One of the band's more recently composed songs at the time of the recording of the album, "Behind the Crooked Cross" is based upon themes raised in historian and biographer Gerald Suster’s book, Hitler and the Age of Horus. The book includes an exploration of Adolf Hitler’s mystical and occult influences, positing a connection between philosophies expounded by Aleister Crowley, namely, the rise of Nazism as evidence of the fulfillment of Crowley’s prophecy of the imminent Age of Horus. This exploration includes a consideration of Nazi symbolism, represented most potently by the Swastika, or 'crooked cross'. Speaking to Metal Forces magazine before the album’s recording, Walkyier stated that the song addresses "the question was Hitler a madman or a magician?... I think he was obviously a madman."[3]

"Horned Is the Hunter"

In February 1987, Sabbat's BBC session had included a song called "The 13th Disciple". For the album, the music for this song was given new lyrics, and entitled "Horned Is the Hunter". Reflective of Walkyier's burgeoning interest in paganism at that time, the song bemoans the fate of paganism, symbolically represented by the horned ruler Pan, following the arrival into Western Europe of Christianity.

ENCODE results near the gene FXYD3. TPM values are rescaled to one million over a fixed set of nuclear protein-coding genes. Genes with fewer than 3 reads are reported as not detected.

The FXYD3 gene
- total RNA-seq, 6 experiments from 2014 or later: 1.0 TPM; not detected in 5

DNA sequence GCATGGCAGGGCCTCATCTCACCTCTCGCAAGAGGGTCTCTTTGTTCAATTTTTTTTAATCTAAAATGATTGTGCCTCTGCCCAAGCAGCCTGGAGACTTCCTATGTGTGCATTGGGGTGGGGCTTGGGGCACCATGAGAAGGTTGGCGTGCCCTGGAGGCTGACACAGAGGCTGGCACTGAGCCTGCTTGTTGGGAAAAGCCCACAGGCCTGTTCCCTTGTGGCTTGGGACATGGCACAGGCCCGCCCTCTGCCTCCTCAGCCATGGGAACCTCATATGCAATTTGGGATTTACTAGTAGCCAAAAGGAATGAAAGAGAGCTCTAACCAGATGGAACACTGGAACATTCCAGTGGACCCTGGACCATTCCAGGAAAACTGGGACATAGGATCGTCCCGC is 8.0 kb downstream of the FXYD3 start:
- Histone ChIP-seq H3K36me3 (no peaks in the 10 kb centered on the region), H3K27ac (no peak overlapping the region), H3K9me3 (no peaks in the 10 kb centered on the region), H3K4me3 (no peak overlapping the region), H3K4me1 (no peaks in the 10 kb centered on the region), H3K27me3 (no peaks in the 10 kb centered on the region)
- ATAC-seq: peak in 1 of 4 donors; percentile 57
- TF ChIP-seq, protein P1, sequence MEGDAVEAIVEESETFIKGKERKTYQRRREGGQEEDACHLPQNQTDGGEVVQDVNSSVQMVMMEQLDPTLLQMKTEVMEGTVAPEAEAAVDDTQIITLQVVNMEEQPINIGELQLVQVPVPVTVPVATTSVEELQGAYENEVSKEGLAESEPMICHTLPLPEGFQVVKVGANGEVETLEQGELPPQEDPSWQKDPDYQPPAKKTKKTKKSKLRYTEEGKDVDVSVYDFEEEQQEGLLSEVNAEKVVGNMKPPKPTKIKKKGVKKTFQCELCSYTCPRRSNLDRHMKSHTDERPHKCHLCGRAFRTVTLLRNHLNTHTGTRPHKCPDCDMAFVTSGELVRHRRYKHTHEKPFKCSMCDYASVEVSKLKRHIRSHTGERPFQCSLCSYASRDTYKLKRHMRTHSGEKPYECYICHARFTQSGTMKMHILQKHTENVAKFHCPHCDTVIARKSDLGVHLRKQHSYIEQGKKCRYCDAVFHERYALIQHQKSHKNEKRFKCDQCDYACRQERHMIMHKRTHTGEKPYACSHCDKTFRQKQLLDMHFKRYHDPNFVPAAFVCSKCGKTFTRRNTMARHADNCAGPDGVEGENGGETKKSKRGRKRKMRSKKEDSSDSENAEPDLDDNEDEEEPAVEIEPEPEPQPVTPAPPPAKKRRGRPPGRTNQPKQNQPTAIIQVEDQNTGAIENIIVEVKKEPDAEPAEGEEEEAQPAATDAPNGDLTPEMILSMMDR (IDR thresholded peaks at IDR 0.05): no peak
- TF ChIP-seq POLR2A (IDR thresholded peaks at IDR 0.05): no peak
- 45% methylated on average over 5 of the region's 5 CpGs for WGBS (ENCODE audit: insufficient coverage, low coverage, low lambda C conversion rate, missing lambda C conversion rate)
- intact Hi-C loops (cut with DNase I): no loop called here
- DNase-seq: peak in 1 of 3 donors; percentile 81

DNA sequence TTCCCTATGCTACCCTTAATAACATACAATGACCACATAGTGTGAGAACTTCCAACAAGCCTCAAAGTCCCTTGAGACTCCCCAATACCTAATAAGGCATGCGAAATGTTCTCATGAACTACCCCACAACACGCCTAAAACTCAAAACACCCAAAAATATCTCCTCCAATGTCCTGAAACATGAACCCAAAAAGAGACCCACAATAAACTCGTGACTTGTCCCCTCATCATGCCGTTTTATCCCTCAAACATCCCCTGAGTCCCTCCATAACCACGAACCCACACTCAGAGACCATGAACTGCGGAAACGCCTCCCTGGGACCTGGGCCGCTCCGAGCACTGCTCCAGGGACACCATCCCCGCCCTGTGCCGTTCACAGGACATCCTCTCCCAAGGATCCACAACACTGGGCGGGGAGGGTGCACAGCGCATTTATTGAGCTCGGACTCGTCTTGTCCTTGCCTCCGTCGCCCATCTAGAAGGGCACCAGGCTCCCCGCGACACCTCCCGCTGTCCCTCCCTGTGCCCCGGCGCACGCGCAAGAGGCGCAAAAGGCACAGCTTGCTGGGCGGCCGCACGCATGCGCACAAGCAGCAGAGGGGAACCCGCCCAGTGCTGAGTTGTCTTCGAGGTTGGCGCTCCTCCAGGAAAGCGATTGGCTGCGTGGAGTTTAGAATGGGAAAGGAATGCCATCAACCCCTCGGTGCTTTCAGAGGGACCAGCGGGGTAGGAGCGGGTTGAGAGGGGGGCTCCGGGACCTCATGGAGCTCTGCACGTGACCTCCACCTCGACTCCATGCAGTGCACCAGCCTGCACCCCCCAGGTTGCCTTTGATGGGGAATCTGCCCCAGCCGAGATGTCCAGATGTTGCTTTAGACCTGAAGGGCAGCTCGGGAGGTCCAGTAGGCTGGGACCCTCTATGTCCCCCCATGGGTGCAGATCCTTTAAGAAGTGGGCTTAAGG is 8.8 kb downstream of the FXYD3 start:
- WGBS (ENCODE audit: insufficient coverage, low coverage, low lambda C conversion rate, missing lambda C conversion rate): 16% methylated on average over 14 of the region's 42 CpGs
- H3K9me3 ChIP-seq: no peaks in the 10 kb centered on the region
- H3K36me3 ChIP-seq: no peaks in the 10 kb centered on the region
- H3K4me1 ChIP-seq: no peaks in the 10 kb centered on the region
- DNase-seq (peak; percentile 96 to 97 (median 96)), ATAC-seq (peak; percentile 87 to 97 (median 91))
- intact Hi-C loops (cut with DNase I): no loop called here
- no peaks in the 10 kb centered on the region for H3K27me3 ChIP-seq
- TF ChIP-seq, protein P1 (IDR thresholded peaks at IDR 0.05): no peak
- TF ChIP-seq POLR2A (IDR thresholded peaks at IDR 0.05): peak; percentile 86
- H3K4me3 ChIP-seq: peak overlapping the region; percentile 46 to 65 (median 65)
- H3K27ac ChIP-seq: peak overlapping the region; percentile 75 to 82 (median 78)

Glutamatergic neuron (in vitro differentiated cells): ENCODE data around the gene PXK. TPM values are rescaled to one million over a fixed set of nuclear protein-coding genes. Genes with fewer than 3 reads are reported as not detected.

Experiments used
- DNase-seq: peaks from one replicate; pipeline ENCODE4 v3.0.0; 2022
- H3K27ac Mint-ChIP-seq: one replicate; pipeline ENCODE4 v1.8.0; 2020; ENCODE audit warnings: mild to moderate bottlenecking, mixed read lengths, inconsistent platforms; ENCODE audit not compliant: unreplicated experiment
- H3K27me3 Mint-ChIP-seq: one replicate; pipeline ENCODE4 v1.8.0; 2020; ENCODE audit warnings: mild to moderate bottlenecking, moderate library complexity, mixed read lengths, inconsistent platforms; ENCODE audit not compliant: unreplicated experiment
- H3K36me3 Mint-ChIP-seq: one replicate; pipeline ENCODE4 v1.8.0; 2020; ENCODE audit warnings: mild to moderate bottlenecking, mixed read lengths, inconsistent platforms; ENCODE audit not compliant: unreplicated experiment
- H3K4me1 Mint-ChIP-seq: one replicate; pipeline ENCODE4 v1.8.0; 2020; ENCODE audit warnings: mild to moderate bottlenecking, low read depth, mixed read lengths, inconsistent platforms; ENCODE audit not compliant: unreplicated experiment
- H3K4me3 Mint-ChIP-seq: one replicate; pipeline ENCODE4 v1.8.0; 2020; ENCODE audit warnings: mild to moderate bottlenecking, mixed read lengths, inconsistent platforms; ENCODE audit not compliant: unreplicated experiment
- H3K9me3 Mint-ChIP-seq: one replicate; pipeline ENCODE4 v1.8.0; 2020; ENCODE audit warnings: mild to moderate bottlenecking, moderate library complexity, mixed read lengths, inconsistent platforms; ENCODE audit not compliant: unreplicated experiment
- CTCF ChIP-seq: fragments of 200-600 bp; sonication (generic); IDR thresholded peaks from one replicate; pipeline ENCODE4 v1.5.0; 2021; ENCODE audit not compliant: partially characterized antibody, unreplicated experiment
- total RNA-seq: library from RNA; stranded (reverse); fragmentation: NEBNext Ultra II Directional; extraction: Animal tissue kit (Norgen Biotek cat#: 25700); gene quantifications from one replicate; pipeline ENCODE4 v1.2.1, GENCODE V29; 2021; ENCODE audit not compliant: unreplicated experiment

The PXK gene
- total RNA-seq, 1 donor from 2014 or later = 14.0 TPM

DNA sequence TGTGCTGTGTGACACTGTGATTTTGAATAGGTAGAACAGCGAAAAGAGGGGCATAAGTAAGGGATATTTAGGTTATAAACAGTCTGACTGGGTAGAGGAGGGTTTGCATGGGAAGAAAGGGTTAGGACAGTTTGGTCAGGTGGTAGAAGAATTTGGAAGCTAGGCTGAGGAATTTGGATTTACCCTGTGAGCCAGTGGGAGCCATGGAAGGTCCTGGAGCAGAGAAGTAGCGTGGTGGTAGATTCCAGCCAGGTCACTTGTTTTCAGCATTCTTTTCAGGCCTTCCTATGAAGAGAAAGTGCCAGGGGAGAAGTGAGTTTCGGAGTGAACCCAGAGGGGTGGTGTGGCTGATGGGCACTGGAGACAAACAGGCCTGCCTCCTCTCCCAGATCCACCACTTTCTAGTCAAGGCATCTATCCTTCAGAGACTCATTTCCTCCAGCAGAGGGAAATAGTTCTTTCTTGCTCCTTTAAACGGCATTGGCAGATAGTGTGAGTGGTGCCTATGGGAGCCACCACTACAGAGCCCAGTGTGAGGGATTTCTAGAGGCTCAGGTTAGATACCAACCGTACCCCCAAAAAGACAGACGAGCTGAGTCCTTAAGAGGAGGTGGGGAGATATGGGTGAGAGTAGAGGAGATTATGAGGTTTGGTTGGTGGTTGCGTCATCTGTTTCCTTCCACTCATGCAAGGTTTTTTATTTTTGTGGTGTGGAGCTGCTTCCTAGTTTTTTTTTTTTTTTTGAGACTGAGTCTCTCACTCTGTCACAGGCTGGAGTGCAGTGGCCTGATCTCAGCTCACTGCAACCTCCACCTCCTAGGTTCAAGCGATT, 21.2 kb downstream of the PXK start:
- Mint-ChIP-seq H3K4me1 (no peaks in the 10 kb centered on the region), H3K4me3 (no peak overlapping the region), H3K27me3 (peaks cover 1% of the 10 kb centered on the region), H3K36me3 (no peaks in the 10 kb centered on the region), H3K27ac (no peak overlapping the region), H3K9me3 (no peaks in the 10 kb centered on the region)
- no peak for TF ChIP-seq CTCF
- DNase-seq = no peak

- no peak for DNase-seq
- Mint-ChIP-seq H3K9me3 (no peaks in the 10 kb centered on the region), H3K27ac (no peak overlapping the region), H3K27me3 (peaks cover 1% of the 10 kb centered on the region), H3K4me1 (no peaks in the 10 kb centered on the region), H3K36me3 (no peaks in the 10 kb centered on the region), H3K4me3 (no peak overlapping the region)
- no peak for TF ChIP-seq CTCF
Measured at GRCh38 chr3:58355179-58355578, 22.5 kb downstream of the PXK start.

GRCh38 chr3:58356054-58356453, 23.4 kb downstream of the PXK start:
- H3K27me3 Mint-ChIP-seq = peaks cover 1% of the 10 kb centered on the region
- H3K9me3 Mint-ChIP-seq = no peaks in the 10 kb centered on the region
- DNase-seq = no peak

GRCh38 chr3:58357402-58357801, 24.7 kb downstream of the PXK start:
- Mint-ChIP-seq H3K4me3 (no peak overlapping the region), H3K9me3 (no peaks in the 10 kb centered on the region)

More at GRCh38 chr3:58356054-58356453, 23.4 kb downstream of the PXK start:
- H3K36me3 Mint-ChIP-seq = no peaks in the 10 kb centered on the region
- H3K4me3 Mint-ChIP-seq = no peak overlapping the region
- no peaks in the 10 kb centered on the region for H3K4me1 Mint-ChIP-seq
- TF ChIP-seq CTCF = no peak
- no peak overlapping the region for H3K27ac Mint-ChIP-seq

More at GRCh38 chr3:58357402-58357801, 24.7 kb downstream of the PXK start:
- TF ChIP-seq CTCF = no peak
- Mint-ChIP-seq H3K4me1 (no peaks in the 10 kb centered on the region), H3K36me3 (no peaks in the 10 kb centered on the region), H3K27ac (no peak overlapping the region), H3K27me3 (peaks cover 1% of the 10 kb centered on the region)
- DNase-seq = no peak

"I for an Eye"

Another newer song at the time of recording, "I for an Eye" tells the biblical story of the fallen angel, Lucifer.

"For Those Who Died"

The third of the older songs which had first been recorded for the demo tape Fragments of a Faith Forgotten in May 1986, "For Those Who Died" had also been recorded by the band for its BBC radio session in February 1987. Speaking to Metal Hammer shortly after the recording of the album, Walkyier stated that "'For Those Who Died' is about the inquisition in the Middle Ages." In particular the song addresses the Catholic Church’s persecution during the Medieval Inquisition of those it considered guilty of heresy.

"The Church Bizarre"